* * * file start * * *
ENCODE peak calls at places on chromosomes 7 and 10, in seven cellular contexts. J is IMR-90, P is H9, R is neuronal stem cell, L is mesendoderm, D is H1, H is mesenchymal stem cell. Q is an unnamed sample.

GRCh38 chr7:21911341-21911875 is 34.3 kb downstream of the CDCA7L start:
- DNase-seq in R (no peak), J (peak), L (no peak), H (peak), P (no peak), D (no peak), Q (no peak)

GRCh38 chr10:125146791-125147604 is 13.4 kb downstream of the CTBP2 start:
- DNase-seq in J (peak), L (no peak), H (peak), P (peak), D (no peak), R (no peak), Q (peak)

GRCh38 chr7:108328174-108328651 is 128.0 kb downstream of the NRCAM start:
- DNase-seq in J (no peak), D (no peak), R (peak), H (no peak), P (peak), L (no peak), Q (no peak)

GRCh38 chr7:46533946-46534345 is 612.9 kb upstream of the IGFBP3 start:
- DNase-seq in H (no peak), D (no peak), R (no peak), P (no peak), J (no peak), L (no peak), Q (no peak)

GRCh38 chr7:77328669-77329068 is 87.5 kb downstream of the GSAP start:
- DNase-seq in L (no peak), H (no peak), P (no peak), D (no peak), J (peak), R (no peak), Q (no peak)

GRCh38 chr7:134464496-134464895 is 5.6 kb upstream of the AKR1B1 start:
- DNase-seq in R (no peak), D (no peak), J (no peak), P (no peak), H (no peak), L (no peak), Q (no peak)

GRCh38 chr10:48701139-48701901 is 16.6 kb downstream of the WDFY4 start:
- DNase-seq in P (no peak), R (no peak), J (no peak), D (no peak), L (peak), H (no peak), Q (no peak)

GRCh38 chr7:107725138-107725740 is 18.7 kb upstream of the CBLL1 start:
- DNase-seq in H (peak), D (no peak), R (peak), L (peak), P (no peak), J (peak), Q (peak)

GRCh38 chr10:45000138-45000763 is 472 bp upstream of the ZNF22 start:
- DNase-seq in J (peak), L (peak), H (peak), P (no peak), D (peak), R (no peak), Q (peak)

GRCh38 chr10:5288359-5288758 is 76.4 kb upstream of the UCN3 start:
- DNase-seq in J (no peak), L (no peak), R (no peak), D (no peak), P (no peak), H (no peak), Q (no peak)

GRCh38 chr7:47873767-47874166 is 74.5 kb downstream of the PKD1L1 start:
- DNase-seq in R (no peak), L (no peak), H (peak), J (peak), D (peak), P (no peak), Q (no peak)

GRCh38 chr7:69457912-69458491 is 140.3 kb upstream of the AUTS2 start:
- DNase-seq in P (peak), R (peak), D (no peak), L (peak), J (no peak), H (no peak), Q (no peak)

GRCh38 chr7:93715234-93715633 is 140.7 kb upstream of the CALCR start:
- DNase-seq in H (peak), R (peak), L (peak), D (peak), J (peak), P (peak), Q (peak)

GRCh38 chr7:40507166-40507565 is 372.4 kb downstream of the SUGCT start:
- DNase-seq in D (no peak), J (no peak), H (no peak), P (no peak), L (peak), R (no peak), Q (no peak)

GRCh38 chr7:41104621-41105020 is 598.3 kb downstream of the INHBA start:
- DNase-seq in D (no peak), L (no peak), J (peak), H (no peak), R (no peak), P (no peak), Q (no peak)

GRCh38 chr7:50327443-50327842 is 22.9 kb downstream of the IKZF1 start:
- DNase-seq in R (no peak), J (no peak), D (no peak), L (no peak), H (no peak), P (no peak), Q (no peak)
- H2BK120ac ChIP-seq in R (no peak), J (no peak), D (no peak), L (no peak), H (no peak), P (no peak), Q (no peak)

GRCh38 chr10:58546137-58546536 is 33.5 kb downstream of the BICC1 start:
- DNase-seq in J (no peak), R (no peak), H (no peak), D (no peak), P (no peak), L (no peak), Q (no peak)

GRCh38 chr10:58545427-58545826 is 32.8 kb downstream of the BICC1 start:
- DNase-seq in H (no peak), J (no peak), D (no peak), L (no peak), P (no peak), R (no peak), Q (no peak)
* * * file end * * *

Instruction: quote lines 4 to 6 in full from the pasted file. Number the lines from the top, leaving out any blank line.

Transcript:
GRCh38 chr10:125146791-125147604 is 13.4 kb downstream of the CTBP2 start:
- DNase-seq in J (peak), L (no peak), H (peak), P (peak), D (no peak), R (no peak), Q (peak)

GRCh38 chr7:108328174-108328651 is 128.0 kb downstream of the NRCAM start: